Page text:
Daily News from New York, New York on April 10, 1978 · 275
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Daily News from New York, New York · 275

New York, New York
Issue Date:
Monday, April 10, 1978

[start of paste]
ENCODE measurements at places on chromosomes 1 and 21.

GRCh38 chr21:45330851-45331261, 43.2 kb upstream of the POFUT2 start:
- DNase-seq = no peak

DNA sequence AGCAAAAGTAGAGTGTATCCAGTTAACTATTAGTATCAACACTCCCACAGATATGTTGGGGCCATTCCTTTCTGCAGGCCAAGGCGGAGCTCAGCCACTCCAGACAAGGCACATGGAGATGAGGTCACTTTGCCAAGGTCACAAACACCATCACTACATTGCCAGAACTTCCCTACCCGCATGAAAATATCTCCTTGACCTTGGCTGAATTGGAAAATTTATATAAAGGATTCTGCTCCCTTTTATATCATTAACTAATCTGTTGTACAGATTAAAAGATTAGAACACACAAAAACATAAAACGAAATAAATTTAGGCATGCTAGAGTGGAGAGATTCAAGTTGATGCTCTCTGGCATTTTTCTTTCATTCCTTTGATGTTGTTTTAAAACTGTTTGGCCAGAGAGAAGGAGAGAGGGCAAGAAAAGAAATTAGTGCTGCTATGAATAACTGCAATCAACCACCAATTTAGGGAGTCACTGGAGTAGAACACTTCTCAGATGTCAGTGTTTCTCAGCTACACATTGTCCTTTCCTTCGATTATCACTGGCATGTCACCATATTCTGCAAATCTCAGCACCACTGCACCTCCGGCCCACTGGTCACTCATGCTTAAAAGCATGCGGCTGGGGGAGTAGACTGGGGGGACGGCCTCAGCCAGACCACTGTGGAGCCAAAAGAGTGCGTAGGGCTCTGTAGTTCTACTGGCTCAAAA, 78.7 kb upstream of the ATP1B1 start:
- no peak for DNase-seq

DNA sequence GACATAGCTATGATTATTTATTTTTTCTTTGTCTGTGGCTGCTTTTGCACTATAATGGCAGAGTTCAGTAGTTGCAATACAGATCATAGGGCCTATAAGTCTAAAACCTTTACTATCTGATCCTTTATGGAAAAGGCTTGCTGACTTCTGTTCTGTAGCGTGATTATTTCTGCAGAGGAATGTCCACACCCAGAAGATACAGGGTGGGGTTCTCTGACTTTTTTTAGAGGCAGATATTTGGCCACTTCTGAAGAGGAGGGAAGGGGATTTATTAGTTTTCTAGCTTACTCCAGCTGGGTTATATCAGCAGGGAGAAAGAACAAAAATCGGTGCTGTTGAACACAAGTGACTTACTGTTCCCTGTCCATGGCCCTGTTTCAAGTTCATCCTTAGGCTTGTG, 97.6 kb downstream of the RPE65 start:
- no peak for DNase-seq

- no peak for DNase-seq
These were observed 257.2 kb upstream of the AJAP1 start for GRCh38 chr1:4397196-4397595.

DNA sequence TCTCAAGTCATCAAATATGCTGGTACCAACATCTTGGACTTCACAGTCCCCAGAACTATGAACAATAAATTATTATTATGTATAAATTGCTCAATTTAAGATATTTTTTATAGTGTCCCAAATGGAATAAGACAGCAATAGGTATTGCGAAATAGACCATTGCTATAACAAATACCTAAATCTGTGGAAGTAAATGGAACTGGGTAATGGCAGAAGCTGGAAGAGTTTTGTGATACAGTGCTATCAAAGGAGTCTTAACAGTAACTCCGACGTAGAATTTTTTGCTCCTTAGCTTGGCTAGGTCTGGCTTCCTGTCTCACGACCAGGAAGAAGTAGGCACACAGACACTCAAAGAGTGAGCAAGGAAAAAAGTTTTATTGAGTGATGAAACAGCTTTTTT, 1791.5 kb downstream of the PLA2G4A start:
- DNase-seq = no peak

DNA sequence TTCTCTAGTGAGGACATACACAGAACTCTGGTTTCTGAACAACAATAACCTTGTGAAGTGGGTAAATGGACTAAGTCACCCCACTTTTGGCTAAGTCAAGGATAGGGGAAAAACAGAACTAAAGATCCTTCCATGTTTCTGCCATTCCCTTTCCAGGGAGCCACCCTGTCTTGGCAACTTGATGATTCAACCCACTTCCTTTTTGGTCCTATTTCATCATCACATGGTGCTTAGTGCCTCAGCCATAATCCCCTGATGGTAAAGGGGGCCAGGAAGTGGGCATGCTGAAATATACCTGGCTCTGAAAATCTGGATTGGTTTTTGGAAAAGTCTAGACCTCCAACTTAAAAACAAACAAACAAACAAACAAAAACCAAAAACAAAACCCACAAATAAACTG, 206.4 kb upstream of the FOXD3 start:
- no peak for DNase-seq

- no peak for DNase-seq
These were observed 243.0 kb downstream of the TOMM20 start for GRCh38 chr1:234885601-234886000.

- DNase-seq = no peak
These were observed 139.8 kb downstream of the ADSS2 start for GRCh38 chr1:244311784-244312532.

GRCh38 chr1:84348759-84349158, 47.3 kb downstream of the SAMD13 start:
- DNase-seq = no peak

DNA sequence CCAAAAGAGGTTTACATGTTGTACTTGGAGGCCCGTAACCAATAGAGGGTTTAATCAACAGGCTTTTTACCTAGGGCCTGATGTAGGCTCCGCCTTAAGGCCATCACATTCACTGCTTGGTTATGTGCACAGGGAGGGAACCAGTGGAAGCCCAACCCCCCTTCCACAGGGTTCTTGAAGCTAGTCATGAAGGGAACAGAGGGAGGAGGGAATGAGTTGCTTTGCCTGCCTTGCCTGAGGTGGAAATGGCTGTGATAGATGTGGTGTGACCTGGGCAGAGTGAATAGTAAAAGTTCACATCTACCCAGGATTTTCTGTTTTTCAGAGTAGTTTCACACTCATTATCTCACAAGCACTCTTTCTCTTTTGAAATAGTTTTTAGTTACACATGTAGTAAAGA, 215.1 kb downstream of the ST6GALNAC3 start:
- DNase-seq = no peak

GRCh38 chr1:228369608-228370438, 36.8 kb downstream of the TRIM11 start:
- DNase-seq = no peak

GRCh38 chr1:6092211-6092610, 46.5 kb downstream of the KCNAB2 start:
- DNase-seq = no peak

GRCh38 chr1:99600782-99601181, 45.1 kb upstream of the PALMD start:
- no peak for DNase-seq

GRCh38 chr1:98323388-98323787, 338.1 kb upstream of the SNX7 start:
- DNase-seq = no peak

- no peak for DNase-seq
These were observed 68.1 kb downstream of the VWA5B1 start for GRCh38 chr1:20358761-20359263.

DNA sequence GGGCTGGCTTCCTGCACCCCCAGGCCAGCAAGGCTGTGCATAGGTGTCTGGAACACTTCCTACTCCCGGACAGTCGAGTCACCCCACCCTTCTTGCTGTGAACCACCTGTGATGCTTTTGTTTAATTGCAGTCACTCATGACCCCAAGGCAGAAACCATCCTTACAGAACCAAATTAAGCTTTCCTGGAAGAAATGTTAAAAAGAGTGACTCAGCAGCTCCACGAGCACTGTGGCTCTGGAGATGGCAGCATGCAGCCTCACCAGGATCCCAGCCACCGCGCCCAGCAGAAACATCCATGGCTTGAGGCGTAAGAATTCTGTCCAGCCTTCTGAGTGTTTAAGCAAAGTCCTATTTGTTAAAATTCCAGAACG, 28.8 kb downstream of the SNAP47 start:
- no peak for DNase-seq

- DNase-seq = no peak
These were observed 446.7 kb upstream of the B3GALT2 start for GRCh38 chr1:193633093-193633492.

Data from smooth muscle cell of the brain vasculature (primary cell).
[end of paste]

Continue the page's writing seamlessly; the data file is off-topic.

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DAILY NEWS, 5M0ND AW APRIL 10 1978 - C13 DAILYaNEWS t.f ... 220 E. 42 St. NEW YORK'S PICTURE Published every day by New York News Inc., 220 East 42d Sr., New York, N.Y. 10017. W. H. James, President and Publisher; Michael J. O'Neill, Editor and Vic President; . Joseph F. Barletta. Vic President and Gnral Manager; and R. C Schneider, Scrtary-Traturr. Mail subscription rates per yoh U.S. Dairy and Sunday $135.00. Daily $90.00. Sunday (45.00. Armed Forces Special Rates: Daily and Sunday $90.00. Daily $60.00. Sunday $30.00. Foreign and short term rates upon request. Copyright New York News Inc. 1 978. The Associated Press Is entitled exclusively to the use for republication of all local news printed in this paper. All other rights reserved. NO ROOM FOR COMPROMISE "The legislation should provide that any disci-linary hearings on formal charges (against judges) be held publicly, in accordance with present practice. Public confidence in judicial disciplinging proceedings will be substantially- diminished if such hearings are conducted behind closed doors." Genuine supporters of court reform will endorse wholeheartedly those views, which City Bar Association President Adrian DeWind recently stated to Gov. Carey s and legislative leaders. , - - , The pending bills calling f , " ' ' for secret hearings are abom- , , inable an outright betrayal of the amendment approved by i " tne voters overwhelmingly in - T v November. " . We would put the case s even more strongly than DeWind. Public faith in the " ' Y integrity of the disciplinary J 4: "V 3$ system woum oe aestroyea en- ' -" 'V - tirely if the pending legisla te X" tion s not massively revised. T5,s,frvvnT" The people clearly believed - Adrian DeW.nd the &meent would provide more effective means for dealing with judicial clunks and crooks. They won't tolerate a double-cross which subverts their will. DeWind- also hit the mark in his comments on nominations for the Court of Appeals. The selection panel should be limited in the number of names it proposes to the governor to assure only top-notch candidates. If Gov. Carey finds three choices for each post too restrictive, five ought to give him plenty of leeway. Seven should be tops. But let's stop fooling around with those implementing measures, and produce laws which fulfill the letter and spirit of the popularly mandated reforms. THE HUNT IS ON Poor, frustrated Diogenes spent a lantern-toting lifetime looking for a man full of virtue. Mayor Koch has set almost as tough a task for himself in his hunt for a new deputy mayor for economic development. Koch wants someone with the obvious qualifications: business know-how plus government acumen; managerial skill plus a wide-ranging intellect and imagination. But the mayor is after something more. He's looking for someone who can become a full partner a trusted confidante in his inner circle. Koch reasons correctly that every MAJOR DECISION he makes on taxes, land use, education, labor negotiations and a host of other subjects directly affects the city's economy. He wants the economic deputy at his side at the crucial moments of decision, helping to shape and guide the city's commercial and industrial recovery. People with such a combination of talents are rare, but they do exist. Richard Ravitch is one outstanding example a businessman-builder who also has successfully handled several delicate government assignments. ; So we urge Koch to stick to his search. Economic development in plain English, jobs, jobs, jobs must be the centerpiece of his administration. And he must not rest until he has found the right deputy. TELLING US SOMETHING In the past few years, Singapore has become a simply barbarous place. A criminal can get the gallows even for attempted use of guns. Armed robbers receive 10 lashes as well as prison terms. Vandalism, which includes scribbling on public walls, draws three strokes. Cruel! Archaic! And yet ... " Singapore has achieved its lowest crime rate in two decades one of the lowest in the world. Last year there were 33 armed robberies, compared to more than 1,000 in the early 1970s. Murders have dropped, there are very few attacks on women. Graffiti is rare. We can't begin to say the same, of course, but then we live in an enlightened society that ordains the kindest treatment for killers, muggers, rapists and stickup-men. - -,: NEWSPAPER Inquiring Photographer By JOHN STAPLETON THE QUESTION What is your reaction to the faot that a list of America's ten 'most- beautiful women compiled by a national magazine includes no one under 30? THE ANSWERS f. y-. A I . ' y ..it:: .... v. .iK-.-y.-.-.-x Levine Zifchak Mrs. Irene Levine, freelance writer: ""I think it's terrific. It's also great for the morale of women over 30, as I am, and it's understandable. Maturity adds to a woman's beauty. Girls under 30 shouldn't be too disappointed. They'll get there." " ' . ' ' . William B. Zifchak, advertising: "I simply can't believe it. It's almost as if they deliberately avoided selecting any woman under 30. There are lots of younger women around, especially on .TV shows, who are at least as attractive as any of the ten." . ,- Cauthen Solt Pamela Cauthen, college student: "I don't think it's fair. There is no woman more attractive than a woman in the bloom of youth. I'm from North Carolina, but ' I've seen dozens of beautiful young women on New York streets whom I would have selected." Jim Solt, TV producer-director: "I'm not surprised at all, possibly because I'm over the age of 30. When a woman reaches 30, she stops worrying about her beauty and accepts it naturally. I defy anyone to show, me a young woman tff match any of these ten." ' , J r v. j- Goichman ; Mrs. Jennifer Goichman, corporate secretary: "I think it's terrible. Why should a woman have to be famous before she's selected as a beauty? It takes time to achieve fame." Robert G. Taylor, advertsing; JI think jt's a great compliment to select these older women as the most beautiful in America. It makes those of us over 30 feel pretty good. Young women are beautiful, but maturity seems to enhance the appeal of a beautiful woman." ' The News will pay tlO for each question accepted for this column. Today's award goes to . Clarke, 51-01 39th Ave, Long Island City, Queens, who submitted the first of similar questions. Lt , fusil Taylor r . - if A -4 V. 1! J! NO APMITTAKCE VOICE OF Please givt name and address ii-i'th BLOWS OWN nORN Manhattan: The only place within City U where a student can get an education in criminal justice is John Jay. There is no community college that offers such programs. We are educating current and future professionals to fight and prevent crime. The 80 high school average requirement knocks out a group of students who we have found perform very well once they are admitted, namely, those between 75 and 80 average. Once they clearly see a career down the road, they are motivated to do their best and do succeed. John Jay also is the best hope for bringing minorities into law enforcement careers since over 40 of our students are black or Puerto Rican. And our graduates have taken leadership positions in all levels of law enforcement, crime prevention, private security and government. GERALD W. LYNCH President, John Jay College QUESTIONS MOTIVE Queens: If the Italian underworld makes good on its threat to execute members of the Red Brigades for the kidnaping of former Premier Aldo Moro, it will be another case of nature imitating art. In the 1930 German film "M".it was the underworld of DusseJdorf which apprehended and put on trial a child molester, played by Peter Lorre, for the identical reason: The police manhunt had disrupted their illegal activities. LL. LITTORIO IV A JAM Bronx: I thought Randy Newman's record, "Short People," . was really cube. What I didn't know was that clothing designers apparently took it seriously. I am 4 ft. IIV2 inches tall, size 7, and I can't find anything to wear that is above my ankles. Short people need clothes! SON! A E. NELSON Us W -TV,-, CODEX EEFORJMl THE PEOPLE letter. Be u'ili lrs'thhold both on request. DOCTORS' FEES Manhattan: I believe the main reason why doctors are making so much money (median income $63,000 in 1978) is Medicare, which allows them to charge their "usual and customary" fee. And that fee, I hasten to remind you, is excessively high. In my - opinion, Medicare ought to adopt a fixed-fee schedule which would not permit more than a standard amount for each procedure. JESSE BRYANT, M.D. Rome: As a practicing pediatrician, I feel I am being gouged by the State of New York. The public ought to be told that in 1967 the welfare department allowed $8 for an office visit; in 1968, that was reduced to $7.20, and has remained the same since. If this can be considered an outrageous increase, please lend me your mathematics book. JOHN S. HOES, M.D. Staten Island: I couldn't agree more with your editorial on doctors' fees. I recently had to see a specialist, on the advice of my former family physician, who had the unmitigated gall to charge me $60 for a brief checkup a checkup that could very well have been done by the family doctor. That was about $2 a minute, and nothing was resolved. I canned the family doctor and refused to pay the specialist. If physicians think they can arbitrarily charge outrageous fees, they ought to post signs in their waiting rooms advising patients of that. KNOWS THE SCORE Manhattan: Doctors make too much money? So, what else is new? These guys will charge what the market will bear. If anyone's to blame, it's the patients for putting up with it. GET WISE GET IT RIGHT Jamaica: Why not be honest and call it the "Long Island Fail Road"? JINX STOWERS